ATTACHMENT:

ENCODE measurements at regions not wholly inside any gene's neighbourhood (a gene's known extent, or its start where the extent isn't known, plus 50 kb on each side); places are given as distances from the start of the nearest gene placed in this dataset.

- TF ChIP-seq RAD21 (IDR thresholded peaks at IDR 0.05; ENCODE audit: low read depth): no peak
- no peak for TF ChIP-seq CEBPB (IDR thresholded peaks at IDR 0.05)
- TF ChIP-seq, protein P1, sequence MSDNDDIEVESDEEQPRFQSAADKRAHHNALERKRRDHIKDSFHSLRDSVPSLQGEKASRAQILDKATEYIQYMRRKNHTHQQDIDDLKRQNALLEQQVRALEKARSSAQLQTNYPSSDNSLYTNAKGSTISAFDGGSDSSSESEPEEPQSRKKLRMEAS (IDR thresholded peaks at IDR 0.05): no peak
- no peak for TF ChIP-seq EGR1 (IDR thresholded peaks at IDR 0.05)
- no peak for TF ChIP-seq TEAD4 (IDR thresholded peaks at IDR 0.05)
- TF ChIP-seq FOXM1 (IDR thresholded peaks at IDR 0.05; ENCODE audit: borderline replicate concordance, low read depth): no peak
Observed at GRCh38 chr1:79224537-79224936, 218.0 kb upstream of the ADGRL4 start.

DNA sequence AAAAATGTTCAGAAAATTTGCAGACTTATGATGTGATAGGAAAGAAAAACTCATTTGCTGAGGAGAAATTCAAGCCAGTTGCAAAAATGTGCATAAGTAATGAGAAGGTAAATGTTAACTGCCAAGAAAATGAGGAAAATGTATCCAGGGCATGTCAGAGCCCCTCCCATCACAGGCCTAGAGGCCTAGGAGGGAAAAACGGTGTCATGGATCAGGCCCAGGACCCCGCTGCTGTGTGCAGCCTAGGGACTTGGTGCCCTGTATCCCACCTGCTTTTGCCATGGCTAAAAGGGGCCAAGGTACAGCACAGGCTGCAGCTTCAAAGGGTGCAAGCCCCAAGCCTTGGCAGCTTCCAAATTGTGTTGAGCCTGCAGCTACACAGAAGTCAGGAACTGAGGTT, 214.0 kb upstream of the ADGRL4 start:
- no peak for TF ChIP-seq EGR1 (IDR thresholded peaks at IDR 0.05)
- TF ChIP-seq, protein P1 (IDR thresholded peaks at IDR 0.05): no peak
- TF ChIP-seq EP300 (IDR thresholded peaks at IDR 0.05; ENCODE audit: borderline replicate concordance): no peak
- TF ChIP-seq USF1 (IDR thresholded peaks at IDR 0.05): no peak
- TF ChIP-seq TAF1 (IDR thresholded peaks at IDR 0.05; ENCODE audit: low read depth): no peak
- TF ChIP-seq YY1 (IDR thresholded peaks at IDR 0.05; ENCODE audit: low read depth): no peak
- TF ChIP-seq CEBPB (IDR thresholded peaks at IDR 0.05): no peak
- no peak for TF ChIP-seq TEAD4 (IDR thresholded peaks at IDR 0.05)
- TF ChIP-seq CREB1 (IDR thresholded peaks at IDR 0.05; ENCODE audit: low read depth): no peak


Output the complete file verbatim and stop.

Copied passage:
ENCODE measurements at regions not wholly inside any gene's neighbourhood (a gene's known extent, or its start where the extent isn't known, plus 50 kb on each side); places are given as distances from the start of the nearest gene placed in this dataset.

- TF ChIP-seq RAD21 (IDR thresholded peaks at IDR 0.05; ENCODE audit: low read depth): no peak
- no peak for TF ChIP-seq CEBPB (IDR thresholded peaks at IDR 0.05)
- TF ChIP-seq, protein P1, sequence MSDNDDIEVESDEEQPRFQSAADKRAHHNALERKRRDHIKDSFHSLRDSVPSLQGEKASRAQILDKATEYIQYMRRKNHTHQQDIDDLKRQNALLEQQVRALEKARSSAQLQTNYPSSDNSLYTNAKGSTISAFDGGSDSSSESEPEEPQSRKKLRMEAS (IDR thresholded peaks at IDR 0.05): no peak
- no peak for TF ChIP-seq EGR1 (IDR thresholded peaks at IDR 0.05)
- no peak for TF ChIP-seq TEAD4 (IDR thresholded peaks at IDR 0.05)
- TF ChIP-seq FOXM1 (IDR thresholded peaks at IDR 0.05; ENCODE audit: borderline replicate concordance, low read depth): no peak
Observed at GRCh38 chr1:79224537-79224936, 218.0 kb upstream of the ADGRL4 start.

DNA sequence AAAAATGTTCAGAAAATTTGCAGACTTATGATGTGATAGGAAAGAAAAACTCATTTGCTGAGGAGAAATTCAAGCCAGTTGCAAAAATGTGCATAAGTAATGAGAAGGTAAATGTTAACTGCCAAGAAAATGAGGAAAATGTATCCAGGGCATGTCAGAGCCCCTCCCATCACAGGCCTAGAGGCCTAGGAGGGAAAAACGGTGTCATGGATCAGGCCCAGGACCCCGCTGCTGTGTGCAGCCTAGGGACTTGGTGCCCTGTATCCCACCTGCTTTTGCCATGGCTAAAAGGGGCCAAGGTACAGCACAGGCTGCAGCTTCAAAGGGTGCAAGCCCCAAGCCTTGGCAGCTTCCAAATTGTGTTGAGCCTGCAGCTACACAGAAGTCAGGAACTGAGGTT, 214.0 kb upstream of the ADGRL4 start:
- no peak for TF ChIP-seq EGR1 (IDR thresholded peaks at IDR 0.05)
- TF ChIP-seq, protein P1 (IDR thresholded peaks at IDR 0.05): no peak
- TF ChIP-seq EP300 (IDR thresholded peaks at IDR 0.05; ENCODE audit: borderline replicate concordance): no peak
- TF ChIP-seq USF1 (IDR thresholded peaks at IDR 0.05): no peak
- TF ChIP-seq TAF1 (IDR thresholded peaks at IDR 0.05; ENCODE audit: low read depth): no peak
- TF ChIP-seq YY1 (IDR thresholded peaks at IDR 0.05; ENCODE audit: low read depth): no peak
- TF ChIP-seq CEBPB (IDR thresholded peaks at IDR 0.05): no peak
- no peak for TF ChIP-seq TEAD4 (IDR thresholded peaks at IDR 0.05)
- TF ChIP-seq CREB1 (IDR thresholded peaks at IDR 0.05; ENCODE audit: low read depth): no peak